Conflict of Interest Waiting to Happen? - NIH Nominee, Dr. Zerhouni
by a BuzzFlash Reader
I was reading this morning about Dr. Zerhouni's nomination to become the
new NIH chief and decided to do a bit of sleuthing. It becomes quite clear
early on that GWB and company are extremely interested in placing a Muslim
into a highly visible position to counter worldwide criticism of its policies
against people of Arab and Asian descent. Perhaps to mollify just a bit
the criticism of an attack on Sadam?
In addition, Johns Hopkins--Dr. Zerhouni's employer--is the largest recipient
of NIH grant money. Can he recuse himself from any future discussions
as to whether Johns Hopkins grant proposals are worthy of NIH funding?
In all likelihood, no. Why then would Dubya wish to place him into such
a compromising situation? Again, he needs a token Muslim.
With his and his Attorney General's blatant renunciation of a woman's
right to choose, why would Dubya nominate an Algerian who is [was] a very
strong advocate of embryonic stem cell research prior to the nomination?
How could a man with such convictions carry out his duties while hogtied
by this administration?
Following are just a few hits from my Google search. Very interesting.
Do read on.
Elias Zerhouni, MD, is the Chairman of the Department of Radiology and
the Donner Professor of Radiology at Johns Hopkins University School of
Medicine, where he is also the Executive Vice Dean for Clinical Services.
A graduate of the Medical School at the University of Algiers, he completed
his radiologic training at Hopkins and has been a leading developer of
MR imaging methods, especially MR angiography and intravascular MR imaging
$58.5 million gift will fund JHU science
Anonymous donation to create institute for stem cell research;
Treatments, patents beckon; Study could enable repair, replacement of
By Douglas Birch
The Johns Hopkins University's medical school will spend $58.5 million
- the second-largest gift in the university's history - to create an Institute
for Cell Engineering, where scientists will seek ways to use stem cells
to repair or replace diseased organs.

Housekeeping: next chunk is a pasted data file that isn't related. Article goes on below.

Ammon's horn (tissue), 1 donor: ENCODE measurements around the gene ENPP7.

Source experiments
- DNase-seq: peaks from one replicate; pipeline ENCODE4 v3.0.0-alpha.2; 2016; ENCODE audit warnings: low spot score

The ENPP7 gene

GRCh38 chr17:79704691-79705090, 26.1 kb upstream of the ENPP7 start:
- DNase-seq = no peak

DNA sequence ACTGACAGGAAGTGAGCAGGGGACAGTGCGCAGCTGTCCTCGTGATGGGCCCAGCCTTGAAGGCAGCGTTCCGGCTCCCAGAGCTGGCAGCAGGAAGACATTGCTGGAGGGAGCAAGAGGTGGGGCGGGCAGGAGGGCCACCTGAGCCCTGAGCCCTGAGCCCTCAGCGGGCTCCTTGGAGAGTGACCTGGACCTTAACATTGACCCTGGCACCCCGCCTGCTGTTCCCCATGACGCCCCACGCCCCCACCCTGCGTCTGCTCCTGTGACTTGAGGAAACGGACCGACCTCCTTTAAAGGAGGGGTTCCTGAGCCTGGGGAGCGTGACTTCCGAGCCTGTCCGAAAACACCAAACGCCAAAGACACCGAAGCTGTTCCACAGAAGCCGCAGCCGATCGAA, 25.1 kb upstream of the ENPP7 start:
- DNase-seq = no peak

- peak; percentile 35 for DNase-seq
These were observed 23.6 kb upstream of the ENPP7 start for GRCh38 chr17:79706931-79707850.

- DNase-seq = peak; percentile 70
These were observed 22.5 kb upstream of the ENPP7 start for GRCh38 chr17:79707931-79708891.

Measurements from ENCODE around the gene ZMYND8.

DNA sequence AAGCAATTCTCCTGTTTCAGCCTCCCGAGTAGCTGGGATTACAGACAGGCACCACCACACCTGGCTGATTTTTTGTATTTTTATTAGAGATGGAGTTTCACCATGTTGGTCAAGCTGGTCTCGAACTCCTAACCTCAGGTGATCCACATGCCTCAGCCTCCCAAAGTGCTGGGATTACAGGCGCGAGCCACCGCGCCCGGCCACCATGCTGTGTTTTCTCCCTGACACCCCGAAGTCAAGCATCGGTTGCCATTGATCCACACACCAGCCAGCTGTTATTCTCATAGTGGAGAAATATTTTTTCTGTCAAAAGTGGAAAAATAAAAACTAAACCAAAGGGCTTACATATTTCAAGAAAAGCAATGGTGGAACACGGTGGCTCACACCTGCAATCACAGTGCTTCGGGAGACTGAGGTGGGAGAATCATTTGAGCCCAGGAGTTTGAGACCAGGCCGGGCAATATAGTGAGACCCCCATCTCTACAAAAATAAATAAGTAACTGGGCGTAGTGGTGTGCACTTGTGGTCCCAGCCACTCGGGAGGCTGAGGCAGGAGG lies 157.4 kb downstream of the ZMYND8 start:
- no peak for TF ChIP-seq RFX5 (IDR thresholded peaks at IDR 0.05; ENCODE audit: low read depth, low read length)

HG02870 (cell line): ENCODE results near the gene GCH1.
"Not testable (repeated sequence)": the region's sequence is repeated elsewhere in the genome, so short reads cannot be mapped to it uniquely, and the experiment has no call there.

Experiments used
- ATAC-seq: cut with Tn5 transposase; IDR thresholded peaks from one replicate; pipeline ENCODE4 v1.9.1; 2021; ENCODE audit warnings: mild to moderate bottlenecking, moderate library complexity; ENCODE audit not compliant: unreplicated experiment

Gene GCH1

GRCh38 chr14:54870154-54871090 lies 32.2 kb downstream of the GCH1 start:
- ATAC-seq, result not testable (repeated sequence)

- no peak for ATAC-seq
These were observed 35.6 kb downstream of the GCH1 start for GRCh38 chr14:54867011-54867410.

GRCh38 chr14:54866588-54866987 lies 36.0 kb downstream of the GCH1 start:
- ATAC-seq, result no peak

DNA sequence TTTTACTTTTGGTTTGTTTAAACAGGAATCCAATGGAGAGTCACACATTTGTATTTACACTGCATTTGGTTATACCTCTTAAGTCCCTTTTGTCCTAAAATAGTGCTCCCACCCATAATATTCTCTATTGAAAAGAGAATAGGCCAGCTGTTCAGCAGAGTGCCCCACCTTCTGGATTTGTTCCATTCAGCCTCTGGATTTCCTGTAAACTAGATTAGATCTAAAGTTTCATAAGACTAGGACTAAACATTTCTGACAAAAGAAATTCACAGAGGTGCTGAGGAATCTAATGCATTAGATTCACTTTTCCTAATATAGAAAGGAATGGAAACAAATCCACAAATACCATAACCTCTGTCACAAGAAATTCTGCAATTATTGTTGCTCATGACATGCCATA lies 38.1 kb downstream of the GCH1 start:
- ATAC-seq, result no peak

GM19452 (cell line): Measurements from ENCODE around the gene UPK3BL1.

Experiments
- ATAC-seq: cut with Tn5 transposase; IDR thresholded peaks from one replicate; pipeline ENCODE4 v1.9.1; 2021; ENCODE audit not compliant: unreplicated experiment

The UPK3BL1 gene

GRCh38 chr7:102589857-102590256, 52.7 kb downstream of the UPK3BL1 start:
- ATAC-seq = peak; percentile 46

Dr. Elias Zerhouni, executive vice dean of the medical school, said the
institute's anonymous benefactor has made it possible for Hopkins to plunge
into one of the new century's most promising areas of medical research.
Elias A. Zerhouni, M.D.
410-614-6488; Fax: 410-955-0889
Gene Therapy: Treatment of cystic fibrosis; genetic therapies for prostate
cancer and other malignancies.
Genetic Diseases: Carnitine deficiency; hyperammonemia; urea cycle enzymopathies;
phenylketonuria; maple syrup urine disease; hereditary connective tissue
disorders; malformation syndromes; mucolipidoses and mucopolysaccharidoses;
neurological and mental retardation syndromes; gyrate atrophy; achondroplasia;
pseudoxanthoma elasticum; Marfan syndrome; immunologic and therapeutic
studies in patients with adrenoleukodystrophy; genetic studies of craniofacial
disorder (Treacher Collins syndrome).
Hopkins is the nation's largest recipient of biomedical research funding.
Last year, its labs received more than $255 million in grants from the
National Institutes of Health, with approximately $50 million going to
researchers in the eight basic science departments.
PRESIDENT EXPECTED TO TAP JHU OFFICIAL TO HEAD NIH
Reports the week of March 4 indicate that the President intends to nominate
Elias Zerhouni, executive vice dean of the Johns Hopkins University School
of Medicine, as director of the National Institutes of Health.
Zerhouni, a radiologist, is the school's second highest-ranking official.
He has been instrumental in developing the school's new Institute for
Cell Engineering, which is devoted partly to stem-cell research. News
sources indicate, however, that Zerhouni has given assurances that he
will adhere to the President's policy on stem-cell research, and to the
President's position on therapeutic cloning.